Because I’m considered totally disabled, I qualify for both Medicare and MaineCare. As a result, when I tripped and fractured my femur in two places a year-and-a-half ago, I had both a physical therapist and a nurse come treat me at home for over six months. (I have a roommate who helps with household chores.)
Many elderly and disabled people in Maine do not have anywhere near that level of outside support. That’s why I urge everyone to vote yes on Question 1, the Universal Home Care initiative on the ballot right now. Question 1 would ensure that everyone who needs it can get professional home care, regardless of ability to pay or whether they qualify for any current public services.
Opponents of Question 1 call it a scam, but I don’t understand why. Both the services that will be provided and how we’ll pay for them are clearly set out in the initiative. It seems to me it’s the opponents that are trying to perpetuate a scam by scaring people off a sensible solution to a very real problem.
Maine has the oldest population in the country, and that population is spread out. That’s a prescription for a lot of older and disabled people feeling lonely and helpless. They deserve the kind of service I currently get from existing public programs, and their families deserve the peace of mind that comes from knowing their loved ones are well taken care of. Please vote yes on Question 1.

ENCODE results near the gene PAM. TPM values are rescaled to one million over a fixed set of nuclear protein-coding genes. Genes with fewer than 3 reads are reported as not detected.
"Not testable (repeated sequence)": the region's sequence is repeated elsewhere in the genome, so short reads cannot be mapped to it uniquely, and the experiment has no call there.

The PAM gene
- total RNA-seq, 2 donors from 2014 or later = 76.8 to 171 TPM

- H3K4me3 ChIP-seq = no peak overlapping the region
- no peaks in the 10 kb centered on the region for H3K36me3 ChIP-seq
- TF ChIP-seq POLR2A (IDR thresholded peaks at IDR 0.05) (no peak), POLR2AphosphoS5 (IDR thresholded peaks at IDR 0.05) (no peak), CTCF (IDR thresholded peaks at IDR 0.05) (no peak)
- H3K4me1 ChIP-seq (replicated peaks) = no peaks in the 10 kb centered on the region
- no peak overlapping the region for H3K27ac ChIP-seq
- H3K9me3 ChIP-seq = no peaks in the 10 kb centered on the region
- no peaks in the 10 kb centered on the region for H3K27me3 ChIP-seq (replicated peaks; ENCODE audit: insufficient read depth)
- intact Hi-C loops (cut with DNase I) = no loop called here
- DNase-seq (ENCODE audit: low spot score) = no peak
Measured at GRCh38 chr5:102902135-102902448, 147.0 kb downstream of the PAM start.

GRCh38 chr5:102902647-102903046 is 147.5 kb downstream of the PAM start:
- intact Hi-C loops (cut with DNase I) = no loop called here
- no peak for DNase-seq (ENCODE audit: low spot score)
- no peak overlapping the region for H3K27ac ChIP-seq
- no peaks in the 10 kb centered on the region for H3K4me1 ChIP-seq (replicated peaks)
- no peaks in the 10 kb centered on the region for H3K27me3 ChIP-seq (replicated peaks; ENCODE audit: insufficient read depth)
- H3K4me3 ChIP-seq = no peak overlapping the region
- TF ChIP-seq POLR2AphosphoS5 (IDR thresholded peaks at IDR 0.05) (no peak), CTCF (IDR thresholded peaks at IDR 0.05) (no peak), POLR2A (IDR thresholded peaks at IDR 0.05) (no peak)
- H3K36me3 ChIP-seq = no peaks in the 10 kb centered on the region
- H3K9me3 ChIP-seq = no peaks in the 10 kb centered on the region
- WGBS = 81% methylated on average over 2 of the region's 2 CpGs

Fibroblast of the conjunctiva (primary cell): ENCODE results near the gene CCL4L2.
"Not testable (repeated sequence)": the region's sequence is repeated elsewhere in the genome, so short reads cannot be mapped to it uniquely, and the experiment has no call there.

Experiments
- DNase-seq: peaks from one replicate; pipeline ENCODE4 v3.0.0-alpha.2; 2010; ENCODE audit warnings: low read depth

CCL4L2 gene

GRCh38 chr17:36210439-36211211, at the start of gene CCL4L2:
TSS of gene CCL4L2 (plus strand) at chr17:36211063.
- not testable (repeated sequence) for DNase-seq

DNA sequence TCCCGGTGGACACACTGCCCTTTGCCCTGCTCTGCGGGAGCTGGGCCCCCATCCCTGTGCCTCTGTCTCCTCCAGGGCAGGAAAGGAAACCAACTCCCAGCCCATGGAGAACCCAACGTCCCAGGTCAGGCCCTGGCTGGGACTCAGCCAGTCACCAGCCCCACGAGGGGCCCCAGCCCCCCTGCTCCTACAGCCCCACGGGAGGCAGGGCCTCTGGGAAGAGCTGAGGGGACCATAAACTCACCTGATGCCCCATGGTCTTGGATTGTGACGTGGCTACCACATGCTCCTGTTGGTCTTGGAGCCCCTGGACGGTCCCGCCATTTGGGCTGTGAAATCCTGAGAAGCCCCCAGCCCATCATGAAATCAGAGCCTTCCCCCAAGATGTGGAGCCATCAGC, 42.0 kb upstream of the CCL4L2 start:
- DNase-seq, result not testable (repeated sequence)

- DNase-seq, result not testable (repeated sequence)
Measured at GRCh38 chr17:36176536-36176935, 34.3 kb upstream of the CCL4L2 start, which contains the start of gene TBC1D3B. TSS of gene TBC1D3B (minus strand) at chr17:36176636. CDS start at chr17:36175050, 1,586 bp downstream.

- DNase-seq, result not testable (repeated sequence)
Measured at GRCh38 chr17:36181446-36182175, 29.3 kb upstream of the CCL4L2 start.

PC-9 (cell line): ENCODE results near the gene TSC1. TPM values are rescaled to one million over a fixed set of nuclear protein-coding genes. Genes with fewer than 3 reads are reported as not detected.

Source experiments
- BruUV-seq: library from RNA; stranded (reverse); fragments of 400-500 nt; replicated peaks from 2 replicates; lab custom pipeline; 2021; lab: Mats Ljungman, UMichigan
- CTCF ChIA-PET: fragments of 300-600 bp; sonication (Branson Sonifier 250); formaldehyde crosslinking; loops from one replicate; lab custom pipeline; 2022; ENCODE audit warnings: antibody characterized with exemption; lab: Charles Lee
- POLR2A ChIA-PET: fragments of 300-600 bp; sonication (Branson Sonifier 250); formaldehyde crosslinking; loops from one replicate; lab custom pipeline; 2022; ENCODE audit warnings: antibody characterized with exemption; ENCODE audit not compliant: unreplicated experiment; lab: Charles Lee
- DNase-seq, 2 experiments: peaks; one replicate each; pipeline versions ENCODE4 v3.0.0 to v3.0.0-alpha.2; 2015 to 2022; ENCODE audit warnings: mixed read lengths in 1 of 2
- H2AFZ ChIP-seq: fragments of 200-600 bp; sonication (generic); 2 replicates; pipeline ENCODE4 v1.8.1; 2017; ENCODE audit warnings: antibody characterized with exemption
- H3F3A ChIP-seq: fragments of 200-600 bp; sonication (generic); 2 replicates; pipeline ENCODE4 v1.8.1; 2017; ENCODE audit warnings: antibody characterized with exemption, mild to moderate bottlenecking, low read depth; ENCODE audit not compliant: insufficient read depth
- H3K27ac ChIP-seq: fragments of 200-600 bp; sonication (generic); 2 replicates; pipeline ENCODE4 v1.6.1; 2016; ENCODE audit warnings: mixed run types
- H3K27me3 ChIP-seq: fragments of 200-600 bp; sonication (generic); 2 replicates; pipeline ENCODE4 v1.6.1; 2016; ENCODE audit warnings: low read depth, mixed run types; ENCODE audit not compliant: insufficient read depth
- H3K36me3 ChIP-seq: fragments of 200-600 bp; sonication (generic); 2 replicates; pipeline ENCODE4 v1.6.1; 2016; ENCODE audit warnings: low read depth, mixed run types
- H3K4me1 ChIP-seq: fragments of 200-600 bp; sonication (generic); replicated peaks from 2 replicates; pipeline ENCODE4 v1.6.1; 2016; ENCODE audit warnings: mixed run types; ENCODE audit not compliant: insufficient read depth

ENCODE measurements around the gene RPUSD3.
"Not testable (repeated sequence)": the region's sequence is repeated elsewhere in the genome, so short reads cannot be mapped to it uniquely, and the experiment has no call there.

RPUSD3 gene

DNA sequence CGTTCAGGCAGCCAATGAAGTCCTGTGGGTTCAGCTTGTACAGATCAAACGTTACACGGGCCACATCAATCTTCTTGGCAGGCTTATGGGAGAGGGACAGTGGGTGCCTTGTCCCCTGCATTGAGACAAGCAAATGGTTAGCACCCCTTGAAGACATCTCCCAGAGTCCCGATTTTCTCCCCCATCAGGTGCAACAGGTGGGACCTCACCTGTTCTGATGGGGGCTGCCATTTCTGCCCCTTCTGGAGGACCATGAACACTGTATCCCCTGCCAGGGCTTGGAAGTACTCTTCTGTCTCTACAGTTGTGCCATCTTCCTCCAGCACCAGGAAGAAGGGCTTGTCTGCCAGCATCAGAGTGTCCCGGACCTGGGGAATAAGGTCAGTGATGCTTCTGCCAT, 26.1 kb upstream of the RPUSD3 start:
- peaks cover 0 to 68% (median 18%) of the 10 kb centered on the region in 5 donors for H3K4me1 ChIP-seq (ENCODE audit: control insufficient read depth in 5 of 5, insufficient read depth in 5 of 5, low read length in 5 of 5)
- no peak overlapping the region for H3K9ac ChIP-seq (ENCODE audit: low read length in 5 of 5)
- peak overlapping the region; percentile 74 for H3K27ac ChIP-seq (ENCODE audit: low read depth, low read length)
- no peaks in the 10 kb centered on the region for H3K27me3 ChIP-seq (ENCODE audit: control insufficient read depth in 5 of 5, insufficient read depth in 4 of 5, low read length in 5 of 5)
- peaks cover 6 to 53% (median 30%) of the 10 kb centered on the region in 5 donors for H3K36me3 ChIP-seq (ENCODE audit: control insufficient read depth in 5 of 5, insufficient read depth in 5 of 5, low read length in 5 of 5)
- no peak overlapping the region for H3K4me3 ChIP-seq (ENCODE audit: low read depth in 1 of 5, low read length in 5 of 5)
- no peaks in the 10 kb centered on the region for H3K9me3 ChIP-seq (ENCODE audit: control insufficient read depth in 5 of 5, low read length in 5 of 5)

My brother passed away last year after spending time in hospice care. The hospice workers were at his home every day and were awesome. Elderly and disabled patients not in hospice, but needing special care, deserve to stay in their own homes too and receive the same level of attention my brother received. That’s why I’m going to vote for Question 1, the Universal Homecare Initiative on the Maine ballot this year.
Question 1 would provide dependable, professional homecare for every family that needs it, whether they have the money to pay for it or not. The cost would be covered by raising taxes a little bit on the state’s highest earning residents, individuals making over $128,400 next year (the income threshold would go up in future years with the rising cost of living).
I know from my brother’s experience that the skills and attitudes of the workers coming into the home matter a lot. So I’m glad that Question 1 will also make sure home care workers are paid better than they are now, and that they get better training.
Maine is an old state—the oldest in the country. The need for universal homecare will only get bigger with time.
I’d been seeing all those “Stop the Scam” signs along the road and didn’t know what they were about. Then someone told me they were referring to the universal homecare initiative. I can’t think of anything that’s less of a scam than a carefully thought-out plan to get our senior and disabled friends and neighbors the help they need to stay healthy while staying home.
Opposition to Question 1 is the real scam. Everyone should vote yes on Question 1.